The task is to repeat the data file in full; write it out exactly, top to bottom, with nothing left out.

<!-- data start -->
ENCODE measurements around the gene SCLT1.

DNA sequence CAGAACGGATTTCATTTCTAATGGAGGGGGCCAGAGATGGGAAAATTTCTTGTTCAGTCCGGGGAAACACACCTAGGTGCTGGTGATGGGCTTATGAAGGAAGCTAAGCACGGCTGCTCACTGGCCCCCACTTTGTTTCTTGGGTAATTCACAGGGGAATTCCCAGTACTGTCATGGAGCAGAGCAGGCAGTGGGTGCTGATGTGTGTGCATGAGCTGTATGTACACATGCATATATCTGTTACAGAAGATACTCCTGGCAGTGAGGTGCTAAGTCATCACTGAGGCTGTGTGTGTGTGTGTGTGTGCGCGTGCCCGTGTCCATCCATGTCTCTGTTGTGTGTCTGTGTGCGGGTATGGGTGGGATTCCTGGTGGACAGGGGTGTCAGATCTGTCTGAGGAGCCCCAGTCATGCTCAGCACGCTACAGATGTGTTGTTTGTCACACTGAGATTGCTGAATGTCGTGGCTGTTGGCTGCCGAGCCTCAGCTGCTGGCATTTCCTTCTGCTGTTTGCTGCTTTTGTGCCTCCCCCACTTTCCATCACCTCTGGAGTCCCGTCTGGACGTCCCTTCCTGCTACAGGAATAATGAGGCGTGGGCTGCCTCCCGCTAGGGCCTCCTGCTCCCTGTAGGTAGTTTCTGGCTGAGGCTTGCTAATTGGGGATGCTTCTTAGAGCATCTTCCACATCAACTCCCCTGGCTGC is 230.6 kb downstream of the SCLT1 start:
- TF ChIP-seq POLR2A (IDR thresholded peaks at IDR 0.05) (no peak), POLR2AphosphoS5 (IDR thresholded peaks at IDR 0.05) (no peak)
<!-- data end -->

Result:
ENCODE measurements around the gene SCLT1.

DNA sequence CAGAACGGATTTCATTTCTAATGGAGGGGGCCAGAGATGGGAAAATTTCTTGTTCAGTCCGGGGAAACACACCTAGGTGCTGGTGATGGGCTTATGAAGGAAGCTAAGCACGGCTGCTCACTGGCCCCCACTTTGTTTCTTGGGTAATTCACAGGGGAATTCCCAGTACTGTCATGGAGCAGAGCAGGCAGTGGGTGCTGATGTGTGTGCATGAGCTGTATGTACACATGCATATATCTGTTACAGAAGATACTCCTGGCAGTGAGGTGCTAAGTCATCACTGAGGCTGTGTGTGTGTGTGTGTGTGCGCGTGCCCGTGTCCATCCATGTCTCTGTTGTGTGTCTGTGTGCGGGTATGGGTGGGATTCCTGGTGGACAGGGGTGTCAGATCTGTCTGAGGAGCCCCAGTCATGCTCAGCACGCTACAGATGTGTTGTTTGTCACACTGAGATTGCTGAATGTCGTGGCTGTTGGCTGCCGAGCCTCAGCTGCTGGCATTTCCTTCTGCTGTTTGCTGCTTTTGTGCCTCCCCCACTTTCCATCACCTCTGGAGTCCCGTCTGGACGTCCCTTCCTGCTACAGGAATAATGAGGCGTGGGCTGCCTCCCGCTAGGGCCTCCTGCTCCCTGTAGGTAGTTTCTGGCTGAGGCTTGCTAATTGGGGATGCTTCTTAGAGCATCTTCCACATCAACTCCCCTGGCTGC is 230.6 kb downstream of the SCLT1 start:
- TF ChIP-seq POLR2A (IDR thresholded peaks at IDR 0.05) (no peak), POLR2AphosphoS5 (IDR thresholded peaks at IDR 0.05) (no peak)